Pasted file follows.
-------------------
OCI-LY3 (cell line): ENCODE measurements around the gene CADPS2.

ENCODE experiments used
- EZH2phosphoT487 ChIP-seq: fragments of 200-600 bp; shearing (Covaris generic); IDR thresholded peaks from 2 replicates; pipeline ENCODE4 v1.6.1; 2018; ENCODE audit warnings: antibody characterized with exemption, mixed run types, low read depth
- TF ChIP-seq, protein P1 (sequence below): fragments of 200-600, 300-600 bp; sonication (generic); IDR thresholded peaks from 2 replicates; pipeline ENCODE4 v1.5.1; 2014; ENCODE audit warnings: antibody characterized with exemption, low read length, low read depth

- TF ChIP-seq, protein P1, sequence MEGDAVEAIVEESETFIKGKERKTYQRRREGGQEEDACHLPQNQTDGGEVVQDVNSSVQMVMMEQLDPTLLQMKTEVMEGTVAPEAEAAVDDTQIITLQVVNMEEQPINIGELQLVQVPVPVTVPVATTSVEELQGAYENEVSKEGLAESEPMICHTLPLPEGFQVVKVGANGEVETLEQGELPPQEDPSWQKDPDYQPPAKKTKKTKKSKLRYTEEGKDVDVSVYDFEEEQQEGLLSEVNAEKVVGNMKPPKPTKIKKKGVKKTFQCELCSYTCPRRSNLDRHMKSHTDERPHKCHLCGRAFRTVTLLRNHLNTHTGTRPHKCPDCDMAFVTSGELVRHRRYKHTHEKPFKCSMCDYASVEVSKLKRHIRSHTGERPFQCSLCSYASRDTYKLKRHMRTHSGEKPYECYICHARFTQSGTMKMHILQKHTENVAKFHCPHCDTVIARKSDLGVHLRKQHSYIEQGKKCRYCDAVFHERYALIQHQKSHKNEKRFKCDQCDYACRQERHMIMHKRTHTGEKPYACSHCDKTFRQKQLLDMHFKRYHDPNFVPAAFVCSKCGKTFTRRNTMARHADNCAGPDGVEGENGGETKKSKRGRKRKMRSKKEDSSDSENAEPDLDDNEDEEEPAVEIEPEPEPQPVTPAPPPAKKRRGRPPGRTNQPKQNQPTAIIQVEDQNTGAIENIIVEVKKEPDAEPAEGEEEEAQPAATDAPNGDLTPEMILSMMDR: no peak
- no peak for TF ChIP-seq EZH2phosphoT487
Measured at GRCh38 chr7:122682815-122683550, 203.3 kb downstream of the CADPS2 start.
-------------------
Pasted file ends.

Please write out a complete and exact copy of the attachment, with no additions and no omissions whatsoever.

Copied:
OCI-LY3 (cell line): ENCODE measurements around the gene CADPS2.

ENCODE experiments used
- EZH2phosphoT487 ChIP-seq: fragments of 200-600 bp; shearing (Covaris generic); IDR thresholded peaks from 2 replicates; pipeline ENCODE4 v1.6.1; 2018; ENCODE audit warnings: antibody characterized with exemption, mixed run types, low read depth
- TF ChIP-seq, protein P1 (sequence below): fragments of 200-600, 300-600 bp; sonication (generic); IDR thresholded peaks from 2 replicates; pipeline ENCODE4 v1.5.1; 2014; ENCODE audit warnings: antibody characterized with exemption, low read length, low read depth

- TF ChIP-seq, protein P1, sequence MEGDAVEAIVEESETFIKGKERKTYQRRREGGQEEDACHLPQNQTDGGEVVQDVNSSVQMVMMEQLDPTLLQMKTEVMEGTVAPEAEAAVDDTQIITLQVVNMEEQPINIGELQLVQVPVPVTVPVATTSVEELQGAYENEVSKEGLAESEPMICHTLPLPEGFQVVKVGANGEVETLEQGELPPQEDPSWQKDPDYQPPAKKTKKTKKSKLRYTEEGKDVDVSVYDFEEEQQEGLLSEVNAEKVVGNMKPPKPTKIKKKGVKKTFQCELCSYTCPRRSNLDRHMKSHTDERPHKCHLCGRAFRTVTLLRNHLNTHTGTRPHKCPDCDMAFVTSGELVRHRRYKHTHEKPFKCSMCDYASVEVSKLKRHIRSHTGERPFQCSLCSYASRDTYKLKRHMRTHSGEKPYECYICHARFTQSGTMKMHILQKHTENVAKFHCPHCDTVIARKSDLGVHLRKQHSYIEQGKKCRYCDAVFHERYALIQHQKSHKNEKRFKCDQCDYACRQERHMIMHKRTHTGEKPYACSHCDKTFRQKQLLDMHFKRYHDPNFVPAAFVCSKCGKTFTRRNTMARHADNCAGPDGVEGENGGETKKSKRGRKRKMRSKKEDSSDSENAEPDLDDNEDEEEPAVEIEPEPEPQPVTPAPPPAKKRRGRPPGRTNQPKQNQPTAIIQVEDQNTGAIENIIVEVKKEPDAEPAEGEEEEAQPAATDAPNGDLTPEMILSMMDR: no peak
- no peak for TF ChIP-seq EZH2phosphoT487
Measured at GRCh38 chr7:122682815-122683550, 203.3 kb downstream of the CADPS2 start.